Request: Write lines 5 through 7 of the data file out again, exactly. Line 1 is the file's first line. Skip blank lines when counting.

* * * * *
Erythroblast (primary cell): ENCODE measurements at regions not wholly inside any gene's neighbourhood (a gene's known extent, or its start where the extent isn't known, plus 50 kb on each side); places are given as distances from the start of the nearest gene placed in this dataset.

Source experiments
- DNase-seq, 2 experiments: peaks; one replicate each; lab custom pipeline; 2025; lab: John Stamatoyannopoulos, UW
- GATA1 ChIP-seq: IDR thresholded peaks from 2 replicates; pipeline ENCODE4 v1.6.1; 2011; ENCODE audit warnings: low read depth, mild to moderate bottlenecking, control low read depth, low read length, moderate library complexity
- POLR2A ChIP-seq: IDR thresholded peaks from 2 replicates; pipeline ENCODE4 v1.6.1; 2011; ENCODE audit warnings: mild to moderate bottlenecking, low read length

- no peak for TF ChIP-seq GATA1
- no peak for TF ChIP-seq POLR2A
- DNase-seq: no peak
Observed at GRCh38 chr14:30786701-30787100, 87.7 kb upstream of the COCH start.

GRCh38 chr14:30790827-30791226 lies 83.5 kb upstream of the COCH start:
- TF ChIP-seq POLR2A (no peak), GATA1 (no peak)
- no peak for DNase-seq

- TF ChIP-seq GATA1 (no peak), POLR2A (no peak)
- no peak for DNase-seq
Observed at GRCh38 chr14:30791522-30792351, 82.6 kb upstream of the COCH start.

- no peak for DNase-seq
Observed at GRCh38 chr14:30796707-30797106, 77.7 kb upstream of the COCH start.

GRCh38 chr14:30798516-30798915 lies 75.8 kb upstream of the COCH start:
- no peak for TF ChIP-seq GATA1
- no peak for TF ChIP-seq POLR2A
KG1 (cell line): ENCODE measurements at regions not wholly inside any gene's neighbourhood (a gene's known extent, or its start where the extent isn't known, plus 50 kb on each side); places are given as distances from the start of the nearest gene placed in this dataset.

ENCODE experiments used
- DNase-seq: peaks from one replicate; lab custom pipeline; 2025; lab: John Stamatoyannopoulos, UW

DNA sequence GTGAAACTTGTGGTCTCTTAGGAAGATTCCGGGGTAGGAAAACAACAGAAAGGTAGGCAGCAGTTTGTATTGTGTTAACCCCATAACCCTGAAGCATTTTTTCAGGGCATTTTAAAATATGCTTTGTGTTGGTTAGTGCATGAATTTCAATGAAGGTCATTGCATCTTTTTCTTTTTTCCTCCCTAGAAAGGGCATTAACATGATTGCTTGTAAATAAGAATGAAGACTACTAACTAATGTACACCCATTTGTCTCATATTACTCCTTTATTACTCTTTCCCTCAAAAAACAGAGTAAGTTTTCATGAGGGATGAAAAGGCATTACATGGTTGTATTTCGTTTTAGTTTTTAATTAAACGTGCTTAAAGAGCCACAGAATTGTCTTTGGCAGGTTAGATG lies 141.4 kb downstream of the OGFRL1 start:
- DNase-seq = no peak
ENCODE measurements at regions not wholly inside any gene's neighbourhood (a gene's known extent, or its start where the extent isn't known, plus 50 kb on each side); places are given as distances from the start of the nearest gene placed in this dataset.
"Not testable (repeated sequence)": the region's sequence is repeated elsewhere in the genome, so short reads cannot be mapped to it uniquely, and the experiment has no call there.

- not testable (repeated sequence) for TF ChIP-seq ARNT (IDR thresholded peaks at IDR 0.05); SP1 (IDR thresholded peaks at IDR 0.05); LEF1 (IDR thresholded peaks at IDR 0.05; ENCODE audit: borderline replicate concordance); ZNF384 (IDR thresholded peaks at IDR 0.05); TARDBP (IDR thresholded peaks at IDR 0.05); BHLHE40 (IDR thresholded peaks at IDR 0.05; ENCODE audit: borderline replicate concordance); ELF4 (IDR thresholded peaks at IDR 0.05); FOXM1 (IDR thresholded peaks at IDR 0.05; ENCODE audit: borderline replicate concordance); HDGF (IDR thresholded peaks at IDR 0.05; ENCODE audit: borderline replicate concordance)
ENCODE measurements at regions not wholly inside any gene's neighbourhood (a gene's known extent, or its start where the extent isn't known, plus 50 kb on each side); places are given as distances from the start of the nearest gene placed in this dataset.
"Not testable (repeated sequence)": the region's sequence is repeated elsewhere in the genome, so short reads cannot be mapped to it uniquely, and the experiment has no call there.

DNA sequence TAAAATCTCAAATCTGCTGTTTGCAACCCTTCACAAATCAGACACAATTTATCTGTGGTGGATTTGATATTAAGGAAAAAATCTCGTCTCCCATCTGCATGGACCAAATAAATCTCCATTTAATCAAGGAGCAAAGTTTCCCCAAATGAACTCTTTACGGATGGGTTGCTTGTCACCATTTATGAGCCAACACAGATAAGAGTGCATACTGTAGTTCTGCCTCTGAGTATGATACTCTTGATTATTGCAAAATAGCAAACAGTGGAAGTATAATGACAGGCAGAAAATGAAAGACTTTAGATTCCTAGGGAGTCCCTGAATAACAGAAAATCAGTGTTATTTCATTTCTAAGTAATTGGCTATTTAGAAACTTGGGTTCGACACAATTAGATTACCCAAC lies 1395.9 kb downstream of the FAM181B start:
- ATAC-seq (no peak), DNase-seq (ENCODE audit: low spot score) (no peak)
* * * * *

- POLR2A ChIP-seq: IDR thresholded peaks from 2 replicates; pipeline ENCODE4 v1.6.1; 2011; ENCODE audit warnings: mild to moderate bottlenecking, low read length

- no peak for TF ChIP-seq GATA1
- no peak for TF ChIP-seq POLR2A